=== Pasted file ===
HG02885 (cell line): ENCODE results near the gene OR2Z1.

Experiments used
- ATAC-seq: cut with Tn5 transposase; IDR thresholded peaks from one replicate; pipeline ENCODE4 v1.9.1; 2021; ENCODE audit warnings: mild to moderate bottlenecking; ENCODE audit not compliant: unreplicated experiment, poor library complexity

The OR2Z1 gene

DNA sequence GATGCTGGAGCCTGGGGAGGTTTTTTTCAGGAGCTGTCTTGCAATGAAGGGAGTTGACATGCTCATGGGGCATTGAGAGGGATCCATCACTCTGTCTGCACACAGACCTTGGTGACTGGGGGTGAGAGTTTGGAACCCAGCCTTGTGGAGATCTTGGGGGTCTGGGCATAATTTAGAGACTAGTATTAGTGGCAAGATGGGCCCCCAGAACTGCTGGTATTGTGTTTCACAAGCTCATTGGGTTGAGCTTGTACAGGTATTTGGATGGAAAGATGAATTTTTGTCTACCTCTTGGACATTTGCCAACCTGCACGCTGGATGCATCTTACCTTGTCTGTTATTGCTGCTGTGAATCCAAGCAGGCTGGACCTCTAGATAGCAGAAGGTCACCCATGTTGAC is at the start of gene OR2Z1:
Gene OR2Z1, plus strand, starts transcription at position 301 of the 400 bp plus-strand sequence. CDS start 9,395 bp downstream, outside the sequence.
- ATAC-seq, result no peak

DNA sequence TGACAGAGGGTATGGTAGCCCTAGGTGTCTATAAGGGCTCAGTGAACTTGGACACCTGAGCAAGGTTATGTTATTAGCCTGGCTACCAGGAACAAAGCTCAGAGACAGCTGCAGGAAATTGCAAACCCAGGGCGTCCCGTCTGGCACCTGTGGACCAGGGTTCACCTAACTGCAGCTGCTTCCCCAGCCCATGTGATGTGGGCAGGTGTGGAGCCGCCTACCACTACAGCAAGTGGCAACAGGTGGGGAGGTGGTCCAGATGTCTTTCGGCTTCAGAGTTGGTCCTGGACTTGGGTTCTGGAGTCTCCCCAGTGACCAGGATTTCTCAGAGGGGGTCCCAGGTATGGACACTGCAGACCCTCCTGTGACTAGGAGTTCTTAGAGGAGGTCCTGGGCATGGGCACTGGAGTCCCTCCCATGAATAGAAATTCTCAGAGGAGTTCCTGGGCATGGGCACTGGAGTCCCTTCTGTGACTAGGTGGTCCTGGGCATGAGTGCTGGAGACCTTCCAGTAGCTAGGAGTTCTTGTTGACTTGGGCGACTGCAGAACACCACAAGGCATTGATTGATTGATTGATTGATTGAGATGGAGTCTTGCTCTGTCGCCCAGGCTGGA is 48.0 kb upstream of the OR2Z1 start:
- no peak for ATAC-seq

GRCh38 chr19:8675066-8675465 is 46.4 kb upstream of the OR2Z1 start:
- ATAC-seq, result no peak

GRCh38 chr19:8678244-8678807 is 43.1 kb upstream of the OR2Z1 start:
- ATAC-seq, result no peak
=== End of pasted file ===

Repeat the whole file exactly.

HG02885 (cell line): ENCODE results near the gene OR2Z1.

Experiments used
- ATAC-seq: cut with Tn5 transposase; IDR thresholded peaks from one replicate; pipeline ENCODE4 v1.9.1; 2021; ENCODE audit warnings: mild to moderate bottlenecking; ENCODE audit not compliant: unreplicated experiment, poor library complexity

The OR2Z1 gene

DNA sequence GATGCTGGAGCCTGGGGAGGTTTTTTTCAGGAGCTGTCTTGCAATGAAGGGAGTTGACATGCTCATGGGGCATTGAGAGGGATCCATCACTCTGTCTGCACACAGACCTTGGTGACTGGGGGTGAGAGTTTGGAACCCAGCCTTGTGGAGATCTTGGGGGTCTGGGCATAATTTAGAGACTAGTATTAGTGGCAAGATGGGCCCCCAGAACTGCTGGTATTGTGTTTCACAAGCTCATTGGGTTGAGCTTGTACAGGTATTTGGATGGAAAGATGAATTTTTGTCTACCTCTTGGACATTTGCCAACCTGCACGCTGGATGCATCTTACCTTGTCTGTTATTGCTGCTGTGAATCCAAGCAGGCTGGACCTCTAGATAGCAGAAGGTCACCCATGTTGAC is at the start of gene OR2Z1:
Gene OR2Z1, plus strand, starts transcription at position 301 of the 400 bp plus-strand sequence. CDS start 9,395 bp downstream, outside the sequence.
- ATAC-seq, result no peak

DNA sequence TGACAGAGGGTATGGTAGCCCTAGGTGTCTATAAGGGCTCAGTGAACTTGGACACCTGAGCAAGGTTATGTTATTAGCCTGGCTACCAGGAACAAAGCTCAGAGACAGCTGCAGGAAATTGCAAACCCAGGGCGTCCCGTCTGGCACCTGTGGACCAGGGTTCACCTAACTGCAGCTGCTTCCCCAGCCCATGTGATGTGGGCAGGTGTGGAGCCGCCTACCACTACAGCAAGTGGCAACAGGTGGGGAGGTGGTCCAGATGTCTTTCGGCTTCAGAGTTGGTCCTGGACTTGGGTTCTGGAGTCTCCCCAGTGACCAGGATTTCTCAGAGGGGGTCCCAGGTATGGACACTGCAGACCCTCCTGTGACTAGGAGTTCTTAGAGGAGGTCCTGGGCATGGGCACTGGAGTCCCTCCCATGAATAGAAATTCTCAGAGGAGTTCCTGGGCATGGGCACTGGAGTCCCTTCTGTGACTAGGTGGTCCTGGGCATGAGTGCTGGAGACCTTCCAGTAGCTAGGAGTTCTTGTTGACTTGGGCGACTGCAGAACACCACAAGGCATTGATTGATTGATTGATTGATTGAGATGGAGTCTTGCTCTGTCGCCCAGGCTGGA is 48.0 kb upstream of the OR2Z1 start:
- no peak for ATAC-seq

GRCh38 chr19:8675066-8675465 is 46.4 kb upstream of the OR2Z1 start:
- ATAC-seq, result no peak

GRCh38 chr19:8678244-8678807 is 43.1 kb upstream of the OR2Z1 start:
- ATAC-seq, result no peak